LEWISTON — It's official. The war in Iraq is coming to an end this year.
Reaction to the news Friday night was pretty much universal — words of relief and glee, tempered by bad memories and lingering doubts.
"I'll believe it when I see it," said Anissa Roberts, 41, of Bridgton.
Roberts has seen up-close the kind of terror and torment the long war has taken on American families. She's withholding celebrations until the last U.S. soldier is back on American soil.
"My husband and I volunteer for the Maine Army National Guard Yellow Ribbon pre-deployment events," Roberts said. "We have helped take care of the kids while the soldiers and spouses attend conferences about the various things involved in being deployed. Working with those kids, especially the ones old enough to understand why their parent is going away, was heartbreaking and enlightening."
"Sadly," Roberts said, "I feel that all it is going to take is the first signs of destabilization of the emerging Iraqi government for this to come to a grinding halt. And to say they will be home by the holidays is just cruel."
President Barack Obama made the afternoon announcement, telling the world that he would bring troops home by the end of the year. The reaction from most was untarnished joy.
"It's about time!" said Shelley Roberts McKellick, a 35-year-old from Lewiston.
But with the monumental development in this global affair, there was also scrutiny.
U.S. Sen. Olympia Snowe, R-Maine, released a statement announcing her support of the decision, but also her plan to seek more information about what it means for the United States and for Iraq.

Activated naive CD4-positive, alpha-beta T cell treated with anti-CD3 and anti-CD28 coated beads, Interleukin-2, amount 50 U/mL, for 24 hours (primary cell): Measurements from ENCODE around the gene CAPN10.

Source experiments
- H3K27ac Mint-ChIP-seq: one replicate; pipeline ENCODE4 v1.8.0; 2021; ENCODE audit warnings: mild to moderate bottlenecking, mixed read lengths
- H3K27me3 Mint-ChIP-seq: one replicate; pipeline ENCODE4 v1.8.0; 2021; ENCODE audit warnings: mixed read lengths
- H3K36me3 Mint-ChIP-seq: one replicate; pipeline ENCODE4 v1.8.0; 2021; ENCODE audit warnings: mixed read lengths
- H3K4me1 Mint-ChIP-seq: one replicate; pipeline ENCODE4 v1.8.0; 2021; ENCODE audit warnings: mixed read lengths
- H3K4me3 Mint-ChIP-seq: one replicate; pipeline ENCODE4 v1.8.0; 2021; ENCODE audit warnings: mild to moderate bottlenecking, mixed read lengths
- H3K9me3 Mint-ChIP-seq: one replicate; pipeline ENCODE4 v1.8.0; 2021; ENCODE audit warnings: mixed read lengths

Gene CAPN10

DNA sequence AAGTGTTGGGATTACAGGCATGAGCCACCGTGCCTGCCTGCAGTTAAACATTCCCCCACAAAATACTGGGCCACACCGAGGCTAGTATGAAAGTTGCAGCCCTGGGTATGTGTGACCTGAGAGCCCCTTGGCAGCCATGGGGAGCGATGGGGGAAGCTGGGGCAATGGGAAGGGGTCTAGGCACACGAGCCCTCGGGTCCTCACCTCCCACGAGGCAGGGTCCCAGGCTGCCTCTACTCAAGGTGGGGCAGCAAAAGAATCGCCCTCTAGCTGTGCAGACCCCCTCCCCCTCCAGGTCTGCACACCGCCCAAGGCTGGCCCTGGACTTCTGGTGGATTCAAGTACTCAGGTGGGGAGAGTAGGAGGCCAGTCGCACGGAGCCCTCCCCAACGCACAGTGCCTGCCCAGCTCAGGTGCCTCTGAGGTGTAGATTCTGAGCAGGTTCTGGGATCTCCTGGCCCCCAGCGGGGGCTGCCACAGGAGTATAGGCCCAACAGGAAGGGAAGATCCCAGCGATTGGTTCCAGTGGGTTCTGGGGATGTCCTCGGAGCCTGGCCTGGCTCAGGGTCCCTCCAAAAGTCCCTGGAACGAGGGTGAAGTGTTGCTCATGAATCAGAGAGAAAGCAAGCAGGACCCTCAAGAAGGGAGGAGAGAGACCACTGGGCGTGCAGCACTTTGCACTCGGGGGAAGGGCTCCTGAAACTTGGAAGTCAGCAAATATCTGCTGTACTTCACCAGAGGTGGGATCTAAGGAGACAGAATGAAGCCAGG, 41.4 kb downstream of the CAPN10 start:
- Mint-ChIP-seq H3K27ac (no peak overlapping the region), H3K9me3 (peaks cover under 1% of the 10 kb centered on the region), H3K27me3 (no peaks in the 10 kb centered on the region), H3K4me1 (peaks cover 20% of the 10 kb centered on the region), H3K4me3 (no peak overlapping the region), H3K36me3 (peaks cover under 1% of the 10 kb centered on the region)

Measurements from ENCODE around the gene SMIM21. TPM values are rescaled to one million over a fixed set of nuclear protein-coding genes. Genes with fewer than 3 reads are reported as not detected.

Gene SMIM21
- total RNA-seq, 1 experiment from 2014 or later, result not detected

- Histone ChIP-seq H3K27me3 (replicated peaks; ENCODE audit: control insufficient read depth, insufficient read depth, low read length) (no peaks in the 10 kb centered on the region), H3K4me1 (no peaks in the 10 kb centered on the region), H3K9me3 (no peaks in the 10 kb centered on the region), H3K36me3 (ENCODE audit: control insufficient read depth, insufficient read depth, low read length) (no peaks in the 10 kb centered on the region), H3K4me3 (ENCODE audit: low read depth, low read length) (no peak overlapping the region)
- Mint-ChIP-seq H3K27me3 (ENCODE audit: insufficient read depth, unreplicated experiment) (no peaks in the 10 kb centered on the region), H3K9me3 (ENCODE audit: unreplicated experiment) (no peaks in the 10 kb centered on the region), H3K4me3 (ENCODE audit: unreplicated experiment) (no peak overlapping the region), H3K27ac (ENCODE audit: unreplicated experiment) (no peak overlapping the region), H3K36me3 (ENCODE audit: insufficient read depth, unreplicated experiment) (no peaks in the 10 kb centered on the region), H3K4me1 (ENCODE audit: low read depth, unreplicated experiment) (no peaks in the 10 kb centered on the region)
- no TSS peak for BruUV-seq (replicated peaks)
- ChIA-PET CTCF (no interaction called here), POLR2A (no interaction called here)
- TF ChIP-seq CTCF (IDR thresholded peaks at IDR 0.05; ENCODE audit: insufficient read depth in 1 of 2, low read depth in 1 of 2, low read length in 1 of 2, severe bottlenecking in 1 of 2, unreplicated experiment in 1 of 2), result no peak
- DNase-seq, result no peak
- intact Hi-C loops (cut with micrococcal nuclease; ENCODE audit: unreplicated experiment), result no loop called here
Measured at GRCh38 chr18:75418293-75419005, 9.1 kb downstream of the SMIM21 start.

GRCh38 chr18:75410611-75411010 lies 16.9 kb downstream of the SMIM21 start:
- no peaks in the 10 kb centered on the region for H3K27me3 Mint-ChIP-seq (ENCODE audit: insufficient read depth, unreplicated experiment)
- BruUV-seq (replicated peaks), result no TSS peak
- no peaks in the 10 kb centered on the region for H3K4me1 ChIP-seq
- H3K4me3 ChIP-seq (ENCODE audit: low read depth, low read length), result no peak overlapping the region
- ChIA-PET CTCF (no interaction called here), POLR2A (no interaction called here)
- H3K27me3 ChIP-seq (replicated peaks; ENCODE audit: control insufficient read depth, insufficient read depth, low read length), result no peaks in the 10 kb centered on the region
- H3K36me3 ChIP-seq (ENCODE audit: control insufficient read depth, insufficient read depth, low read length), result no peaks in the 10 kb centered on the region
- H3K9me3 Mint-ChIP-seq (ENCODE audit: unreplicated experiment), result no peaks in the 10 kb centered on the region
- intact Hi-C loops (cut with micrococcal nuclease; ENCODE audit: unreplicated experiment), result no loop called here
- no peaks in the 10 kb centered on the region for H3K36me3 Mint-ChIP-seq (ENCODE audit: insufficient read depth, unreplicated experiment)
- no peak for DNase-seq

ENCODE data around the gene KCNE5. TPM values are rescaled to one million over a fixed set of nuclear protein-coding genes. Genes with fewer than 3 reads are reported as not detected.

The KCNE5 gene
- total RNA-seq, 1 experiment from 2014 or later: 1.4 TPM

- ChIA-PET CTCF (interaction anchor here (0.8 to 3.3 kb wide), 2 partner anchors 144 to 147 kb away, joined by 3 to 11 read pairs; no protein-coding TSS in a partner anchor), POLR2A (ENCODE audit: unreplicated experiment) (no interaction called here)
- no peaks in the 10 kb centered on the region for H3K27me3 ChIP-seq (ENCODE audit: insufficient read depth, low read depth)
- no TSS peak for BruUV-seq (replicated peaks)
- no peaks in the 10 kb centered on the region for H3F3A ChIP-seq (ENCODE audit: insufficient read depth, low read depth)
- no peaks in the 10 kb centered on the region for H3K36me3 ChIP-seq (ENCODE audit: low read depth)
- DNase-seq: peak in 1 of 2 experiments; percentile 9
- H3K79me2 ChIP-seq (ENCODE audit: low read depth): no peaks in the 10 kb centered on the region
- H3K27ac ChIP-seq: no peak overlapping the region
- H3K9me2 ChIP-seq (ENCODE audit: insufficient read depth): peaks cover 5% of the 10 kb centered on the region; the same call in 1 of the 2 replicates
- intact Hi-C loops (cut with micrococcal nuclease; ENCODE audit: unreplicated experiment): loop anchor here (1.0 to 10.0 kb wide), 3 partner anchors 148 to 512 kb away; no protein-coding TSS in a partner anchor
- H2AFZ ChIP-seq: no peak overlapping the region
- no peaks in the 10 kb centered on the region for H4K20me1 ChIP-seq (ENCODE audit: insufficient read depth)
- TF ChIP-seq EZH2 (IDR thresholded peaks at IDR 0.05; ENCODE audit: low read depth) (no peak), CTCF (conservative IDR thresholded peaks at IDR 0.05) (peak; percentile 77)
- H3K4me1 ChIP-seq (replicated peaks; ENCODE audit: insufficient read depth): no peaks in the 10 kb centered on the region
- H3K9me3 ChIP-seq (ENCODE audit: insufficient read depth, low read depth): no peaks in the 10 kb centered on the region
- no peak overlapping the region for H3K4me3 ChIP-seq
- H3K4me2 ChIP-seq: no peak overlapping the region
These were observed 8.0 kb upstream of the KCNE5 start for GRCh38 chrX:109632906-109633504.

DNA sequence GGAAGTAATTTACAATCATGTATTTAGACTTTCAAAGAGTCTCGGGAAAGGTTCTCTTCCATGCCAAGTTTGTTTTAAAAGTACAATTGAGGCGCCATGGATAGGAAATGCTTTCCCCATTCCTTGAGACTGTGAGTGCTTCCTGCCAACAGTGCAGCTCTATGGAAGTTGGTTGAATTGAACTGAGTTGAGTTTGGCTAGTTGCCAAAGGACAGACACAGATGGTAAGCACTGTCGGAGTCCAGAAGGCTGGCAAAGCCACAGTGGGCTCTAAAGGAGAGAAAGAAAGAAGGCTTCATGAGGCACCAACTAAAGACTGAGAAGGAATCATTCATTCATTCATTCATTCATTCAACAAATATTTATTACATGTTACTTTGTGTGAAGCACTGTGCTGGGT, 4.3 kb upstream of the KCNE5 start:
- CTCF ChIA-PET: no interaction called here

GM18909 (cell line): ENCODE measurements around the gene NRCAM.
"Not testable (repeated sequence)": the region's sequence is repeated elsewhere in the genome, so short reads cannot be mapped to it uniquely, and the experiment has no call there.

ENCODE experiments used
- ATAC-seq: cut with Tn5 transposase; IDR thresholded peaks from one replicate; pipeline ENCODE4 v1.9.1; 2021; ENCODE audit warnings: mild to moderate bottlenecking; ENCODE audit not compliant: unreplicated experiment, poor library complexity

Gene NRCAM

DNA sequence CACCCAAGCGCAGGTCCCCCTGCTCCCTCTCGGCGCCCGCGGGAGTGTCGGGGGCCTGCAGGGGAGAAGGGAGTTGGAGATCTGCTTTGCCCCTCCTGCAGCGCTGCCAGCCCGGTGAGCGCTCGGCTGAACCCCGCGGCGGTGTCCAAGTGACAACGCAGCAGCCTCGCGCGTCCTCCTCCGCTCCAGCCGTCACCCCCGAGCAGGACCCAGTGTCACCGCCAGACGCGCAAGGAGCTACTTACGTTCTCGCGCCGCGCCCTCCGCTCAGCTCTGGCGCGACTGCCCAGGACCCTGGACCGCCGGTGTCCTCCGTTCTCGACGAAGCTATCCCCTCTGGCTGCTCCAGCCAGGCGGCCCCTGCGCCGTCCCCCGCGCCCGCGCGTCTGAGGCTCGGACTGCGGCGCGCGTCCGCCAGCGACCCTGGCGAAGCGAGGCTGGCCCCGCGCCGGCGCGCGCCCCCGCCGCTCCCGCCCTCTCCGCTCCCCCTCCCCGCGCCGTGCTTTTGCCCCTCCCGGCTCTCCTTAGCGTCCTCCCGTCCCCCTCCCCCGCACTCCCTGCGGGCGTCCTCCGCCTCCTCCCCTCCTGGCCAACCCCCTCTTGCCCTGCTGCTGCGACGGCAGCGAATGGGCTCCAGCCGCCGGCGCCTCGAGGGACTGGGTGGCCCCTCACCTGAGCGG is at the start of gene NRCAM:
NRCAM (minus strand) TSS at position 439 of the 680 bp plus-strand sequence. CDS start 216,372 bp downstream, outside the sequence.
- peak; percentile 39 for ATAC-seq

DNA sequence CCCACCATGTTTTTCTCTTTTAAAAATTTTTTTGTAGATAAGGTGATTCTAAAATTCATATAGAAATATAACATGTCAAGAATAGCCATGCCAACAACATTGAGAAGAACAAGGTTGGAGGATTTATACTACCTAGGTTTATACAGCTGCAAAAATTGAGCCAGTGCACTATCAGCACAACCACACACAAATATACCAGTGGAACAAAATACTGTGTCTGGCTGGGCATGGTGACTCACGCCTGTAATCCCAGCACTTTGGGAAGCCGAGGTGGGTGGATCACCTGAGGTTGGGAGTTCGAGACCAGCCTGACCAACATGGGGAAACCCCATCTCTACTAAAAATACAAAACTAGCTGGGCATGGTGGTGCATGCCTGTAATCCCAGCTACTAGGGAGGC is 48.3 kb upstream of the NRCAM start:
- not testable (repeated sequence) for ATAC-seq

"I will continue to monitor the situation and press administration officials to provide greater detail on the president’s plans to maintain what is an indispensable working partnership with the Iraqi government in this key strategic region," Snowe said.
Maj. Gen. John W. Libby, the Maine National Guard's top soldier, was happy that the troops will be coming home. No question about that. But he was unclear on how the decision would affect his troops who are scheduled to head to Iraq in early 2012. Would those units be diverted to Afghanistan?
"There's no way I can predict that," the general said. "I'm sure there will be speculating going on in living rooms everywhere."
Even so, Libby found the news to be nothing but good.
"That's (40,000) to 45,000 people who will no longer be in harm's way," he said.
Don Goulet of Lewiston is a Vietnam veteran who earned two Purple Hearts during his tour. He was happy for the soldiers who will be coming home to their families.
"I would like to say a big welcome home," he said. "They have served our country well and many have suffered."
There was political reaction and there was the more visceral.
"I lost a few good friends over there," said Paul McLaughlin, a 67-year-old Livermore Falls man. "It hurts to think about at times."
At the VFW on Minot Avenue in Auburn, veterans were discussing the news. Keith Davis served in Iraq as a Navy man during the first campaign there in the early '90s. The newest war is a completely different campaign, he said. And he was glad to see it coming to an end.
"I think it's great," Davis said. "It's well-overdue."
“Like all Americans, I am inexpressibly proud of the monumental and heroic work our soldiers, sailors, airmen and Marines have accomplished each and every day over the past eight and a half years," he said.